This may not be the most suitable choice for those who lack a garden or yard to fertilize. However, it's still an excellent option to eliminate food waste, such as orange rinds, banana peels, and fruit pits. Most moldy or overripe fruits and vegetables could be used for composting, unless they possess harmful bacteria like salmonella or listeria. Always do your research before beginning your compost. However, if you plan to maintain a garden, composting is a great way to develop your homemade fertilizer while minimizing any food waste landing in the trash can.

6.) Zero-Waste Toiletries

Zero-Waste Toiletries

The ordinary bathroom is replete of plastic items and bottles designed to be thrown out when you have depleted their contents. Toothpaste, soap, shampoo, conditioners, moisturizers, and other skincare products are often housed in plastic containers. But it doesn't have to be so wasteful. Bar soap is a common hand and body wash choice for consumers, but not many are aware of bar shampoo and conditioners. Worn down toothbrushes will have to be replaced, but they don't always need to be thrown out either. They can instead be used as a traditional cleaning brush used for smaller accessories. 

7.) Embrace Biodegradable Products

Biodegradable Products

Biodegradable materials have been becoming more popular as of late, especially in the form of plastic alternatives. Technology has been advancing to such a degree where biodegradable/compostable plastic can fully break down much quicker than before. It will only be a matter of time before this will become the standard biodegradable material. Whether it be plastic utensils or “K-cups”, you can pretty easily find biodegradable alternatives for a variety of products. While it may involve some additional research for everyday items, it’s worth the effort if you wish to commit to a fully zero-waste lifestyle.

8.) Forgoing Food Waste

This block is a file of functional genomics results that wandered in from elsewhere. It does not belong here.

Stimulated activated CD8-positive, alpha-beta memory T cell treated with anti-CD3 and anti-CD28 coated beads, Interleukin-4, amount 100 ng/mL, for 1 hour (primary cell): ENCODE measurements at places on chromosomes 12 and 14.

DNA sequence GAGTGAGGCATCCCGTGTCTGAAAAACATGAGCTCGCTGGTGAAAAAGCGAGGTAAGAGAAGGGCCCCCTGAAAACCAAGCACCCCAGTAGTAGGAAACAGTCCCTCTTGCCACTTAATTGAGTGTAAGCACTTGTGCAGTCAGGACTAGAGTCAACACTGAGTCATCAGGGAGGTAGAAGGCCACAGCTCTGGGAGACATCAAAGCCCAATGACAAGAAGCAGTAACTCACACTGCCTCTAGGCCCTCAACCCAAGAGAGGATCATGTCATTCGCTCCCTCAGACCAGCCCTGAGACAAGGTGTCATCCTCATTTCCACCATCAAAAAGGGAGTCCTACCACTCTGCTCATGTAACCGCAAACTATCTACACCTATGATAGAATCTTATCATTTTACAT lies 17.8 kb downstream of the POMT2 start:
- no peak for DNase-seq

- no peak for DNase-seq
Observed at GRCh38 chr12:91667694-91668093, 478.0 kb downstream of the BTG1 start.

Tomato

Throwing away old uneaten leftovers can be hard to stomach, but there are ways to circumvent that. You can optimize the proportions of your meals without having to worry about making too much food. If you have lots of leftovers from a holiday feast, you could give some to people you know such as neighbors or family, or you could freeze some perishable foods so they can last for a much longer time. Outside of dealing with leftovers, you can also minimize food waste on a collective level as well by donating some food items to a food pantry. To help reduce food waste on a more industrial level, you could also use grocery delivery services that claim irregular or unwanted produce from multiple retailers, such as Imperfect Foods.

9.) Donating Old/Used Clothes

Used Clothes

Outside of thrifting or upcycling, another way to give your clothes a new life is to give it to those in need. If you especially have a used coat or warm sweater that is not too worn down, it would be a good idea to donate it to a charity or to a textile maker so the fabrics could be recycled.

10.) Host a Garage Sale

Garage Sale

If you have a large assortment of antiques or goods you just don’t want around the house anymore, it might be a good time to prepare a garage sale. Preparing a garage sale requires a considerable amount of planning, but it’s worth doing to remove some clutter while making a small sum of money in the process. There might be someone around the neighborhood interested in reading that decades-old book that has been collecting dust in your house for years! 

Green Plant

Verte Mode is committed to educating people on making the best sustainable habits and practices to make Earth a healthier planet for future generations. Join the movement by reading more about our mission and listening to our podcast!